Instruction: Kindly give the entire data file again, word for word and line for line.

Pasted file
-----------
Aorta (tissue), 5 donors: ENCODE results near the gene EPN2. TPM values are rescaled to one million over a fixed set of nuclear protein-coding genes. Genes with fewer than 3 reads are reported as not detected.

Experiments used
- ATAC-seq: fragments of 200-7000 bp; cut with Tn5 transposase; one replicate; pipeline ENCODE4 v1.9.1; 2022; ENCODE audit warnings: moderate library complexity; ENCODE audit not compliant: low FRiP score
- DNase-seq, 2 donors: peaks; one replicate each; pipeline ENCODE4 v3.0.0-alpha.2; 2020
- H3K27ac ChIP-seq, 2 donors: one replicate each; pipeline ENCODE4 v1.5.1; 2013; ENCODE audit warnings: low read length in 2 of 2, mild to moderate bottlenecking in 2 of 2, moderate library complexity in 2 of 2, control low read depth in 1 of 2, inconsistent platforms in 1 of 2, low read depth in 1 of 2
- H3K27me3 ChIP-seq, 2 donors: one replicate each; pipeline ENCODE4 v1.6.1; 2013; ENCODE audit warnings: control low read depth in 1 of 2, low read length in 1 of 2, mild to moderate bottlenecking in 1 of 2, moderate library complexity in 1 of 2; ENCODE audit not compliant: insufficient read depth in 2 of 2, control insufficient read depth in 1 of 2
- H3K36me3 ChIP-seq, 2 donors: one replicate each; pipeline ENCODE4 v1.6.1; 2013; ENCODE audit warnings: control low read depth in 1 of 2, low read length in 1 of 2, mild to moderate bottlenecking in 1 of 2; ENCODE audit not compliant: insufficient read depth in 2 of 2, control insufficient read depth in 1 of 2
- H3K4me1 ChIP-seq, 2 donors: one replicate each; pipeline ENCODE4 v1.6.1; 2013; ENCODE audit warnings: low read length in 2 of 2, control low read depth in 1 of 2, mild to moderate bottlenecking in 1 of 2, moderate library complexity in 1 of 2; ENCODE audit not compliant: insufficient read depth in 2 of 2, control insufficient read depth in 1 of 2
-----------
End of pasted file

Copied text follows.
Aorta (tissue), 5 donors: ENCODE results near the gene EPN2. TPM values are rescaled to one million over a fixed set of nuclear protein-coding genes. Genes with fewer than 3 reads are reported as not detected.

Experiments used
- ATAC-seq: fragments of 200-7000 bp; cut with Tn5 transposase; one replicate; pipeline ENCODE4 v1.9.1; 2022; ENCODE audit warnings: moderate library complexity; ENCODE audit not compliant: low FRiP score
- DNase-seq, 2 donors: peaks; one replicate each; pipeline ENCODE4 v3.0.0-alpha.2; 2020
- H3K27ac ChIP-seq, 2 donors: one replicate each; pipeline ENCODE4 v1.5.1; 2013; ENCODE audit warnings: low read length in 2 of 2, mild to moderate bottlenecking in 2 of 2, moderate library complexity in 2 of 2, control low read depth in 1 of 2, inconsistent platforms in 1 of 2, low read depth in 1 of 2
- H3K27me3 ChIP-seq, 2 donors: one replicate each; pipeline ENCODE4 v1.6.1; 2013; ENCODE audit warnings: control low read depth in 1 of 2, low read length in 1 of 2, mild to moderate bottlenecking in 1 of 2, moderate library complexity in 1 of 2; ENCODE audit not compliant: insufficient read depth in 2 of 2, control insufficient read depth in 1 of 2
- H3K36me3 ChIP-seq, 2 donors: one replicate each; pipeline ENCODE4 v1.6.1; 2013; ENCODE audit warnings: control low read depth in 1 of 2, low read length in 1 of 2, mild to moderate bottlenecking in 1 of 2; ENCODE audit not compliant: insufficient read depth in 2 of 2, control insufficient read depth in 1 of 2
- H3K4me1 ChIP-seq, 2 donors: one replicate each; pipeline ENCODE4 v1.6.1; 2013; ENCODE audit warnings: low read length in 2 of 2, control low read depth in 1 of 2, mild to moderate bottlenecking in 1 of 2, moderate library complexity in 1 of 2; ENCODE audit not compliant: insufficient read depth in 2 of 2, control insufficient read depth in 1 of 2